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Review: American Horror Story: Cult

American Horror Story is on showing on FX.
(Image not safe for people with Trypophobia)

Watcher warning: American Horror Story is rated TV-MA and deals with adult themes and may not be suitable for younger viewers.

This review won’t tackle themes like politics and on what spectrum you may fall, it will only deal with politics as they are presented in the show. It’s American Horror Story! They try to sit on as many buttons as they can all at the same time!

The anthology series starts off its seventh season with stable full of our favorite actors, but reassembled in all new roles. Returning are: Sarah Paulson, Evan Peters, Cheyenne Jackson, Adina Porter, Frances Conroy, Mare Winningham, Emma Roberts, Chaz Bono, James Morosini, and John Carroll Lynch. Joining them are: Billie Lourd, Alison Pill, Billy Eichner, Lena Dunham and Leslie Grossman. Fear and phobias seems to be the main theme this season, their teasers playing off those themes and even setting off several peoples. Coulrophobia (fear of clowns), and trypophobia (fear of holes) are the two biggest ones pointed out so far, but also the general fear and perception of fear since the American Election.

The series opens election night 2016 and makes use of various news broadcasts to set the tone of the three distinct viewpoints we are being set up with. Couple Ally (Sarah Paulson) and Ivy (Alison Pill) are viewing with friends, the Changs, supporting Democratic candidate. In distinct contrast is Kia (Evan Peters), a young man with blue hair and a supporter of the Republican candidate. As the night wears on, the group have diametrically opposite reactions to the night’s election results. We are then introduced to a third point of view in the form of Winter (Billie Lourd), Kia’s sister and a 20-something millennial, who dropped out of college to work for Democratic campaign. Distraught, Winter’s friends are worried she may be suicidal and wishing to “self harm” as a result of the election, and in her opinion, the lack of a “trigger warning” to the results.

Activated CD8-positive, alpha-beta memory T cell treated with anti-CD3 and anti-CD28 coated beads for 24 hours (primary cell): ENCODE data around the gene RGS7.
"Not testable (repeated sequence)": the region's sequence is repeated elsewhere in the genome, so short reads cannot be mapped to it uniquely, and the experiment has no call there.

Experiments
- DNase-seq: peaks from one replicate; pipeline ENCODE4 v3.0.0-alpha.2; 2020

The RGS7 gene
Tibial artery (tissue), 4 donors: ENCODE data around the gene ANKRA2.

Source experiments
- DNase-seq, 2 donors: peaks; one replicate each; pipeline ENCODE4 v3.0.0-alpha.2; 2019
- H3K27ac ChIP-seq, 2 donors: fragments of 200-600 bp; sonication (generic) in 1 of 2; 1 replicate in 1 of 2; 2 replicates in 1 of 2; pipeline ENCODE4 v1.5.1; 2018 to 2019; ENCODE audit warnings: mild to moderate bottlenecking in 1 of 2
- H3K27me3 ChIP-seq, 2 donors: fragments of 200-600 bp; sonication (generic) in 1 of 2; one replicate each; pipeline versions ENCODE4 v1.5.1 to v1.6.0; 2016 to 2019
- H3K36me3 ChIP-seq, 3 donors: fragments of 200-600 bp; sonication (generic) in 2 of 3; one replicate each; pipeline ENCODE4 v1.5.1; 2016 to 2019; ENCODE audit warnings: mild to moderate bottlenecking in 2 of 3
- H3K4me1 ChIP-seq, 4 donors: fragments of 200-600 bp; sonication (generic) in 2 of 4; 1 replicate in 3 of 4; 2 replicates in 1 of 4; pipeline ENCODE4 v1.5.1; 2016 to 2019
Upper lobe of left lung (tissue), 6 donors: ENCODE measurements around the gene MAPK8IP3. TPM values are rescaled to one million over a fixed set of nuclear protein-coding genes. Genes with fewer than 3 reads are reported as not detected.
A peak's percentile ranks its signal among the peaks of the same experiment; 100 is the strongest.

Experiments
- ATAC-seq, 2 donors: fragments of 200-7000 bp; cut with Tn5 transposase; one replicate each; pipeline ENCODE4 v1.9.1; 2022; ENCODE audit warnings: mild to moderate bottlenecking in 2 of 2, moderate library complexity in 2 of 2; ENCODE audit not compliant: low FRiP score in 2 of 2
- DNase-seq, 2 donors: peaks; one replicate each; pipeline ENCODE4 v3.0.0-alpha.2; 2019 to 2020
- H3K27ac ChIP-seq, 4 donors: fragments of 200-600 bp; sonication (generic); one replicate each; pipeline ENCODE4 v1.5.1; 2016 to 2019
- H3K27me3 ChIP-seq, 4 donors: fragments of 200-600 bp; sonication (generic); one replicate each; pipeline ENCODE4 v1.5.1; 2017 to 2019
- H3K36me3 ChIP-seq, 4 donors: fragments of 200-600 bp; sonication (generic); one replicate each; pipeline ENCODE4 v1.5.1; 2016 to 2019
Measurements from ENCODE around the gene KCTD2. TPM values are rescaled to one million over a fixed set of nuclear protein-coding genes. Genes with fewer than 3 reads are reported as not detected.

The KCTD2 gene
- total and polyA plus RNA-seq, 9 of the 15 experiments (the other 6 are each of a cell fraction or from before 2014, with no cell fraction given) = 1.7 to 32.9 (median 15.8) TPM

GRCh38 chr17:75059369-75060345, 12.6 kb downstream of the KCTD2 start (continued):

We are presented with three points of views of the night that are almost cartoons or tropes of the reaction to the results. Kia-far right libertarian to the point of anarchist, Ally-liberal now  being overwhelmed by fears triggering long buried phobias crippling her feeling of self-worth and relationships with family, and Winter-millennia now suicidal and lost in what to do next that what she wanted didn’t happen.

Now, to add into this mix of already highly charged emotions–killer clowns.

Or is it?

In wonderful American Horror Story style, we are introduced to a good mix of fiction, fact, and what the heck?

Playing off Ally’s full blown coulrophobia, introduced with a wonderful scene of the ever terrifying Twisty the Clown from “Freak Show”. We find out just how debilitating Ally’s fear is when she finds her son’s comic book and it sets off a full blown panic attack. Then she starts to hallucinate them, first in the grocery store (or did she?) and then again in her wife’s restaurant (or did she?) and then her son sees them (0r did he?) on their street.

In their reality twisting best, American Horror Story gets us off to a running start, or did it?

Are we still just watching a crazy woman lose her mind?

Maybe we’ll find out next week or will we just go farther down the rabbit hole?

And if we do go down the rabbit hole, is it a bad thing?


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